Speaking to dairy farmers and seeing what they do “in the flesh” can “open up a whole new world” and career pathways for young people, including those from a non-farming background, according to Nuffield 2020 scholar Linda O’Neill.

She said dairy farmers need to go into schools and colleges to speak to young people and have them visit their farms to “see in the flesh what we actually do”.

O’Neill was speaking during a presentation on her Nuffield scholar report; No farm. No problem. Routes to a rewarding career in dairy farming at the Nuffield Ireland 2021 Conference. She milks 320 cows through a 50/50 partnership on a leased farm in Dungarvan, Co Waterford. She has navigated a successful career in dairy, despite not inheriting or owning her own farm.

“I was not inheriting my home farm and knew I wanted a career in dairy farming,” O’Neill said.

Her Nuffield research project explored the opportunities to be found in dairy farming for those who, similar to her own experience, were without a farm and those without previous involvement in agriculture.

O’Neill worked with farmers who had made such a leap to evaluate the challenges they faced and the supports that enabled them to find a successful dairy career.

These 10 farmers, based in Ireland, Tasmania, New Zealand, Wales and the US, employ 120 people and milk 17,000 cows on 5,500ac.

All made their own careers in dairy farming, without an inherited farm or traditional route into the sector.

Skills needed

O’Neill said the ability to access bank finance and managing yourself, business growth, stress and time management are key skills that those entering dairy farming need to be supported on.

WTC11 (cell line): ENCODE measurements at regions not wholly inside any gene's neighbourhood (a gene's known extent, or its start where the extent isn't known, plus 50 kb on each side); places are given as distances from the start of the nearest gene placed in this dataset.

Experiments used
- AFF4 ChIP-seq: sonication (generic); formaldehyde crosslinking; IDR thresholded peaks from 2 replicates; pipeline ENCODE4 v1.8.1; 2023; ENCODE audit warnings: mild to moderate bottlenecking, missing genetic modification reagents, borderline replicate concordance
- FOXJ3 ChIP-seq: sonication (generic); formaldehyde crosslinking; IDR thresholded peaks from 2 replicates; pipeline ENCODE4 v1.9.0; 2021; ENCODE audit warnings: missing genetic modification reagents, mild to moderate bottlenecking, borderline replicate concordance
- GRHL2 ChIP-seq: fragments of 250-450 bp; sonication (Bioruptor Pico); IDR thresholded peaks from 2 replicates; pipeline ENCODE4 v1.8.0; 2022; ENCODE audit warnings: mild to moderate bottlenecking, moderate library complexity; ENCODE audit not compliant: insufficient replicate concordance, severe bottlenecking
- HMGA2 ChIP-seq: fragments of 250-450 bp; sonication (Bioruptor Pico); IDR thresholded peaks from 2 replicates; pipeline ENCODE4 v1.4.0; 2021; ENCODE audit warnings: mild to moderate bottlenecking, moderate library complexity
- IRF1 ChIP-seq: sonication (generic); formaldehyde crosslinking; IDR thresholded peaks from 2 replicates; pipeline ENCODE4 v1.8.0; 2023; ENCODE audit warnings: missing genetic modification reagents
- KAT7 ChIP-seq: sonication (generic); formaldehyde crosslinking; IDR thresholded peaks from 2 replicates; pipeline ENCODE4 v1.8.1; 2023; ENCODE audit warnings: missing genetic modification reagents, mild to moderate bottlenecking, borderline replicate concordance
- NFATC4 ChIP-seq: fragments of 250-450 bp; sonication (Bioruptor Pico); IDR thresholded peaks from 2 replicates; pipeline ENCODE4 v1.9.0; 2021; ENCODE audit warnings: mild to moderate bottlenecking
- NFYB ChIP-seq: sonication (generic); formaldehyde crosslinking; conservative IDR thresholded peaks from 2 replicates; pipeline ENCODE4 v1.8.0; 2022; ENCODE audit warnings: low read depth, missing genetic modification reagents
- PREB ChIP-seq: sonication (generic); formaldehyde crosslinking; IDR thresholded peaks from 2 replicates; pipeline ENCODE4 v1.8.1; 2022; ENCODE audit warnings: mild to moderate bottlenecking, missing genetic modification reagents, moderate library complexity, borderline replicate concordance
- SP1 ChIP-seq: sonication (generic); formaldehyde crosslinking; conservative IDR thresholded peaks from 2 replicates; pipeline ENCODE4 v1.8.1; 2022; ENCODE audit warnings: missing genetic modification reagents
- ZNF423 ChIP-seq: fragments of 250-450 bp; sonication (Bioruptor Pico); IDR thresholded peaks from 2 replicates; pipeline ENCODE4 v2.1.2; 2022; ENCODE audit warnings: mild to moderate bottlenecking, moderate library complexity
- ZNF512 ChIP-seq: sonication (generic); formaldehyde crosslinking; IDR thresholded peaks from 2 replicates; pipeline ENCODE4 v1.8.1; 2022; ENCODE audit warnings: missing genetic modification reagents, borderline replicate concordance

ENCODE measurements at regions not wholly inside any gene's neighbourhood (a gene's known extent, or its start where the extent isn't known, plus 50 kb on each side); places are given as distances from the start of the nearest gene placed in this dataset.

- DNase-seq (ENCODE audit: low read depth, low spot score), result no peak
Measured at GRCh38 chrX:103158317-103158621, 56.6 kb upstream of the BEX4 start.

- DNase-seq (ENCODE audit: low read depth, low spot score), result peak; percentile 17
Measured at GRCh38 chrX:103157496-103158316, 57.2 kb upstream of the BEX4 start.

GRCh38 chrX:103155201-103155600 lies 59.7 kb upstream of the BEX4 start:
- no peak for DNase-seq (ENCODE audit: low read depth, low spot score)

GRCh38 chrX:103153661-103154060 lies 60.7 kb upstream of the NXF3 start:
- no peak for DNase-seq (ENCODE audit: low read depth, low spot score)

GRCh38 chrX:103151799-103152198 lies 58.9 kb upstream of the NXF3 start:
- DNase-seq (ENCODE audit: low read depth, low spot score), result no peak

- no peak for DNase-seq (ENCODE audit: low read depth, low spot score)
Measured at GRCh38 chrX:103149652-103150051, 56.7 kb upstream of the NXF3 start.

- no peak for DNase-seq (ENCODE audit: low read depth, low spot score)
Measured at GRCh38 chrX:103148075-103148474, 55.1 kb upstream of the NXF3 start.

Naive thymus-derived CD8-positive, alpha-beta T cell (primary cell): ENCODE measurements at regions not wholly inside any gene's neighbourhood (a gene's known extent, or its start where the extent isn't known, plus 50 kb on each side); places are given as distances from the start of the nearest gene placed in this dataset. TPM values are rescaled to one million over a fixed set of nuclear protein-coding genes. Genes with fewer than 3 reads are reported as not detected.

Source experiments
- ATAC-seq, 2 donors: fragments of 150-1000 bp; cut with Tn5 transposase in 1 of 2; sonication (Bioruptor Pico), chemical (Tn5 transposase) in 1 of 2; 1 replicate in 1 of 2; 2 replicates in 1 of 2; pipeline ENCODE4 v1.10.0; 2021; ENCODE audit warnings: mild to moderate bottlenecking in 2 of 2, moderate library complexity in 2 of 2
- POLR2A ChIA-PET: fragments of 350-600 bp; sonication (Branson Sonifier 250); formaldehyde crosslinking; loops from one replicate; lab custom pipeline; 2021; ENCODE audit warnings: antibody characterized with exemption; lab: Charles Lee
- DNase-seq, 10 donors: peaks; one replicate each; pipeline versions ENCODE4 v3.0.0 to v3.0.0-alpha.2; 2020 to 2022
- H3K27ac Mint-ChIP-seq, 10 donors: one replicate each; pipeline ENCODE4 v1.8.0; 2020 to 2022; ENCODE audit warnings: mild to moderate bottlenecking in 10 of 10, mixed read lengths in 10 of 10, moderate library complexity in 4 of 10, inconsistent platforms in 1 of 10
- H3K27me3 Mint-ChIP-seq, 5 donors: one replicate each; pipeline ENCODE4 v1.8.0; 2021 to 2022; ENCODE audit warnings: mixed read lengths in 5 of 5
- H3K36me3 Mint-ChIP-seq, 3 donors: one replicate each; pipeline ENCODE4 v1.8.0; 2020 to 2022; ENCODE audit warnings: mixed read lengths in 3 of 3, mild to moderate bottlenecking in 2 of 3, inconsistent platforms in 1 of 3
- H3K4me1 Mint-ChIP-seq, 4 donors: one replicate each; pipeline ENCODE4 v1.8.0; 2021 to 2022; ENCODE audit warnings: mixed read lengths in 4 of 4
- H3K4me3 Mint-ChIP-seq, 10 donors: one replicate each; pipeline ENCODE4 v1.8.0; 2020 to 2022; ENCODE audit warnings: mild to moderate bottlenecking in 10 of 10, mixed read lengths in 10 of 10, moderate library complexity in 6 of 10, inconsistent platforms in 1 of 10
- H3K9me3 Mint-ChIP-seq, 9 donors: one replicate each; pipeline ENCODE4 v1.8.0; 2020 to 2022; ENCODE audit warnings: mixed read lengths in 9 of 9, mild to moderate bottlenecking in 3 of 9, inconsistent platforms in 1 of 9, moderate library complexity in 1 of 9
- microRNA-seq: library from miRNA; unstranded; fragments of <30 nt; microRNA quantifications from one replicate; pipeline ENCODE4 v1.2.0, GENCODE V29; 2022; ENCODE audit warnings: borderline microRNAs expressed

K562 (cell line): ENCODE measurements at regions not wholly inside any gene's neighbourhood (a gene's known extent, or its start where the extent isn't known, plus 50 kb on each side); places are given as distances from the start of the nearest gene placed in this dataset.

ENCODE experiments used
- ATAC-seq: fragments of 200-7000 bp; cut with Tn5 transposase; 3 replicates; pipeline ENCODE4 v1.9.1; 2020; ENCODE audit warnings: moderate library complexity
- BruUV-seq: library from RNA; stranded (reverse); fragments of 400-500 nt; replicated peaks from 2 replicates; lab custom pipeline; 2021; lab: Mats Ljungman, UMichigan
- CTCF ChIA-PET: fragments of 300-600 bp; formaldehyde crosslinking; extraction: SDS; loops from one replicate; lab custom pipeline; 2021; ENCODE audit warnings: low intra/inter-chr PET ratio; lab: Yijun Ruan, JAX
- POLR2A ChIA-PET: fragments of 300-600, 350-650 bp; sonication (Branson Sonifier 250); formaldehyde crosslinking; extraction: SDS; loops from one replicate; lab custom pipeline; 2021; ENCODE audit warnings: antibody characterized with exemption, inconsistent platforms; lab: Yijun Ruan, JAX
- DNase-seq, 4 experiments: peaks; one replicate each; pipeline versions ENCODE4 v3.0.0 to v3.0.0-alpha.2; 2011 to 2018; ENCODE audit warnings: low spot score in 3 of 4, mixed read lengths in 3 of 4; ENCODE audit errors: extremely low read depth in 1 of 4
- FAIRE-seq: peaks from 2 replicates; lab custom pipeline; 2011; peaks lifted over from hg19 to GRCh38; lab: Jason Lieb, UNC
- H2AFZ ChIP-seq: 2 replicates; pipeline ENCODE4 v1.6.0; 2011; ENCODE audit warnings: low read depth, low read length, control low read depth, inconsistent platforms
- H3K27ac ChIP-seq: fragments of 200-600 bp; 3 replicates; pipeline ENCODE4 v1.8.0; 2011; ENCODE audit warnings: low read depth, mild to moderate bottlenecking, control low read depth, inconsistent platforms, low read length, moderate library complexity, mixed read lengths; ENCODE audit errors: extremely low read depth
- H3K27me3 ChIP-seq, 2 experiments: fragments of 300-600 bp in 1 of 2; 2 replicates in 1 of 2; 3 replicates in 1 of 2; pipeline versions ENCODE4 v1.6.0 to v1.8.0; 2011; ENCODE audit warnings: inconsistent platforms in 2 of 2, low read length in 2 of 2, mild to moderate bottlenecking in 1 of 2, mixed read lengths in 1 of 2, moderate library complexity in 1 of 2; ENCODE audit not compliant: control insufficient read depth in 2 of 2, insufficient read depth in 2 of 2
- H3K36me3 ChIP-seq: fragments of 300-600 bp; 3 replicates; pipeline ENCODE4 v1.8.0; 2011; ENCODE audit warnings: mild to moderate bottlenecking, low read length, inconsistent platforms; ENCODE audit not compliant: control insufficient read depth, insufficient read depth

She described the importance of education, both in an academic sense and through ample on-farm work experience, as key for any young person. She also highlighted that when young people join dairy farms for work experience, they should not be just “washing the yard” but instead taught about farm finance, grass growing, cows and people management.

“Each young person starting out today must be supported to identify a path that’s right for them.” O’Neill said co-ops need to identify those without successors and connect them with young farmers.

On her own experience as a woman in Irish dairy farming, O’Neill said: “I would say to any female in a male dominated industry, we need to not be afraid to tell our story. We need to be proud of what we do and know that we can do it as well as any man.”

Other Nuffield scholars

Kate Dempsey, founder of the Irish Mussel Seed Company (IMSC), the first fully licensed offshore mussel seed provider on the east coast, recommended better inclusion and fairer planning from marine spatial planning policymakers. This includes a bottom-up approach, integrating local perspectives with science and economic knowledge in order to vastly increase the overall success of a spatial plan.

Gareth Lamberton, a dairy farmer from Fahan in Co Donegal, recommends that farmers re-engage in their communities. This can be encouraged by providing training for farm advisers to provide support and mental health advice, along with financial assistance in the areas of training, health and safety and knowledge transfer.

Robbie Byrne, a farmer and soil nutrition expert from Irishtown in Co Louth, recommended that regenerative agriculture is the way forward to ensure sustainability in Irish agriculture and that more focused research to support this must be carried out by relevant stakeholders.